At that point, Sweet decided to shift gears a bit. "Ford seemed to be de-emphasizing Q1, so rather than target ourselves toward that, we decided we'd go all the way and get ISO 9000 certified. People told us that if you achieve ISO, that's the ultimate. It would put us right in position for QS 9000, which is the auto industry's version of ISO."
Enter Jay Schlickman, a 35-year veteran of high-tech management with a 20-page résumé and the past six years dedicated to ISO. Brought in by Costonis, Schlickman was new to construction, though he had supported the ISO certification of more than 50 companies in other industries and was able to adapt quickly. "I liked the people I met," Jay says. "Contractors are down to earth, yet they're technical and very practical. And always in a hurry."
Sweet wanted to fast-track the process and complete it in 12 months. Schlickman told him that was pushing it and would require a Herculean effort on the part of Condaire's people. But Sweet insisted.
Among Sweet's initial goals, which Costonis helped him realize, was the restructuring of his organization, removing him as the point person for all operations so he would be free to do more strategic planning and long-range goal setting. Three new vice presidents were appointed - Ed Wolf for business development, Greg Harrop for operations and Charles Lombardo for finance - who would handle the day-to-day management in their respective areas.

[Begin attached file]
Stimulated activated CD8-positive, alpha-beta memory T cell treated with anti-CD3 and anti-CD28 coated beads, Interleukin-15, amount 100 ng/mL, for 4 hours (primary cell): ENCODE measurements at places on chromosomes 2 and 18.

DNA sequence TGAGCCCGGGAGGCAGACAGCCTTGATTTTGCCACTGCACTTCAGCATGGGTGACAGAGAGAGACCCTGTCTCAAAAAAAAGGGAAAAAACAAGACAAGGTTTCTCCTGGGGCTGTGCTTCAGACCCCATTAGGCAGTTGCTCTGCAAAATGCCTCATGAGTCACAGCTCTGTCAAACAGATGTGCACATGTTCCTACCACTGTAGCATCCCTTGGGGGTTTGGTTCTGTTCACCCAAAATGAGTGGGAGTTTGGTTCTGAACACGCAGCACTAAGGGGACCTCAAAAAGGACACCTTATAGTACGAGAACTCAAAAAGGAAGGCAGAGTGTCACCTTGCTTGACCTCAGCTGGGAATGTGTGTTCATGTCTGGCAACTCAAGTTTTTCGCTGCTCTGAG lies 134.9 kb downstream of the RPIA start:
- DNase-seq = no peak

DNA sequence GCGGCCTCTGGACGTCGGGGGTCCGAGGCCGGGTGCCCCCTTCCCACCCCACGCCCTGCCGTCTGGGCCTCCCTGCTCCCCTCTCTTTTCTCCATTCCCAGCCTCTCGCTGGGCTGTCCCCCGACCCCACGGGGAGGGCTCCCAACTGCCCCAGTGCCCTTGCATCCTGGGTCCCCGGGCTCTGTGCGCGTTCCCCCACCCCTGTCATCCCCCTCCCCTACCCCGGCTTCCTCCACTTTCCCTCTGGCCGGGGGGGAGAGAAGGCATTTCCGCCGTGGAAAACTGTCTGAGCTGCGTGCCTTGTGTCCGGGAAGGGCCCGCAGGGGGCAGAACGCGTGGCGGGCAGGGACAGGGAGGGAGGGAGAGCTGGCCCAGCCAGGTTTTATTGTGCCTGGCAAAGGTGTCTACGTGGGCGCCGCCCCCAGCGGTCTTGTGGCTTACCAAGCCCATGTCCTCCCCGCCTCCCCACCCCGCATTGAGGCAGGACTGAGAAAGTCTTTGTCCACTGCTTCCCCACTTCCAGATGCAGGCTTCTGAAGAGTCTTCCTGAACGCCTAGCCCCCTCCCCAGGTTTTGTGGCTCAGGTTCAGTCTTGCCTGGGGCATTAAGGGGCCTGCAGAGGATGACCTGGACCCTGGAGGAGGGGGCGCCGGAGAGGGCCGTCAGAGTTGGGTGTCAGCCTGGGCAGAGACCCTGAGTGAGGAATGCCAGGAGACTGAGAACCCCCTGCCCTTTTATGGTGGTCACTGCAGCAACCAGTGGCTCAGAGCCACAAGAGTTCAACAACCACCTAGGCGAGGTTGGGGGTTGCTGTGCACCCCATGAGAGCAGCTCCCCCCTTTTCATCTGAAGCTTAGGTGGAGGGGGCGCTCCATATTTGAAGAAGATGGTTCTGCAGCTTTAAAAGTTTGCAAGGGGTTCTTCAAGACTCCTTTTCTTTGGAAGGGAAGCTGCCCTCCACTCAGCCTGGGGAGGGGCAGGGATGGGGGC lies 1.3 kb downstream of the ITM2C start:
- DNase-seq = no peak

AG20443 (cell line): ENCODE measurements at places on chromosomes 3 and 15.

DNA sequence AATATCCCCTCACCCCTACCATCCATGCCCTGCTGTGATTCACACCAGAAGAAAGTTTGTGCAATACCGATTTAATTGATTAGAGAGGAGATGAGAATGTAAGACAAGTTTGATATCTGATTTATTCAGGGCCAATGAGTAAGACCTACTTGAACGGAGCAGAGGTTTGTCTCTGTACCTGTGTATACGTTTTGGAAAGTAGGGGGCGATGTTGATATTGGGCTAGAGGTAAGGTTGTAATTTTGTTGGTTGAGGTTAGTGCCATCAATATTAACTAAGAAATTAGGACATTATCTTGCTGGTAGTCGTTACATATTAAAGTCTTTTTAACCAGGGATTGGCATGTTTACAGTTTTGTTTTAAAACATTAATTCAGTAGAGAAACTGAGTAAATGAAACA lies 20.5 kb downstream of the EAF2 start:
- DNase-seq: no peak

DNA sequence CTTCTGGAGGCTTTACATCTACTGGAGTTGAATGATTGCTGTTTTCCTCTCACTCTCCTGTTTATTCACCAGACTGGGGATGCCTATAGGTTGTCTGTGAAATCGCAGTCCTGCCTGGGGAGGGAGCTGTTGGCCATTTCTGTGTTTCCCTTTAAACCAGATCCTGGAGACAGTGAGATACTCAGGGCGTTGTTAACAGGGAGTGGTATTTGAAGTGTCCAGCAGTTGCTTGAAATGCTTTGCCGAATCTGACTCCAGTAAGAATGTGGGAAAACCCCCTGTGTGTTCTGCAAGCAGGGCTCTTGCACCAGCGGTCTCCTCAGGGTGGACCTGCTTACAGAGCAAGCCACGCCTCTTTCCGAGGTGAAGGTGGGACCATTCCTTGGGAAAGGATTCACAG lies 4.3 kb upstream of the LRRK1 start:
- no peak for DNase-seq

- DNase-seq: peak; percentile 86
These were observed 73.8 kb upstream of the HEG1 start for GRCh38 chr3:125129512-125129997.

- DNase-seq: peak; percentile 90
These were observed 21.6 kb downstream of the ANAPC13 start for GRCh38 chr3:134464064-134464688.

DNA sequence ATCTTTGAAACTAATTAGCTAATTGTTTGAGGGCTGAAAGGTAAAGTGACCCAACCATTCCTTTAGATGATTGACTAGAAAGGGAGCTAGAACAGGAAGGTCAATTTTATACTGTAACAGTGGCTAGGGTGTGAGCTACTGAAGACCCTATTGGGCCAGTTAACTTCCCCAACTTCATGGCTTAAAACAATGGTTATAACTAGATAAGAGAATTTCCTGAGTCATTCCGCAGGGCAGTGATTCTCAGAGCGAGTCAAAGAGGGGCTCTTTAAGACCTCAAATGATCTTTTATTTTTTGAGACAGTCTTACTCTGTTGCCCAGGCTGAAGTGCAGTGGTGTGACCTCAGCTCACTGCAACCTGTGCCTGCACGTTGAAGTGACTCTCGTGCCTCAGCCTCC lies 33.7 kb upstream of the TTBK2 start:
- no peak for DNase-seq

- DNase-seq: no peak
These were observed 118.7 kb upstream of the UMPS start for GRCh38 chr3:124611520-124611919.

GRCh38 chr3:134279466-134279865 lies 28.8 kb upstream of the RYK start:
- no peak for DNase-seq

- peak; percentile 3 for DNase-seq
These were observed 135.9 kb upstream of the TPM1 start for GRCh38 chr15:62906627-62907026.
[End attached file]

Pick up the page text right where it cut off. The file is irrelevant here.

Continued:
"Even tougher than ISO has been the challenge of teaching these new VPs their jobs - how to manage employees, work with others, in short, to be a boss," Sweet says. "No one had occupied those roles in the past, and now they were trying to learn while at the same time our ISO program was requiring major commitments of everyone's time."
Condaire is not a large organization - only 26 overhead staff - so everyone was pressed into service during the ISO program. Cases in point: Malcolm's wife, Anne, who is the safety director, became the ISO auditor; Kathy Ryals, newly elevated to accounting manager, took on the responsibility for typing all manuals, formatting them and drawing up all process flow charts.
"The business didn't quite run the way we would have wanted it to during the year because we were trying to do two things at once," Malcolm says. But Sweet was prepared to accept a certain number of lost opportunities during the year.
"We took on ISO at exactly the right time for us," Sweet said. "During the prior three years, the entire auto industry in St. Louis had undertaken gut rehabs to all their plants. We were able to put money in the bank from that work to carry us through what we knew would be a tough year."
Key to the program's success - and any quality effort - is to gain a buy-in from everyone involved. Being a union shop, Condaire knew that having the support of the field staff - the union pipefitters and plumbers - was essential. Rather than waiting for problems to develop, management took a proactive tact, approaching the unions at the earliest stage and making them a partner in the process. "We addressed their concerns early in the process," says Wolf.
With Schlickman driving the ISO component, Costonis providing the industry-specific perspective, and their associate, Nick Hackenberger, facilitating the pre-ISO quality program, aided by the extraordinary commitment of Condaire's entire staff, things progressed rather smoothly. Only once, in December 1997, did tempers flare a bit, when Schlickman's pushing to complete the documentation phase collided with several of Condaire's project commitments. Calm was restored quickly when everyone came to realize they were pursuing the same goal and a month was added to the schedule.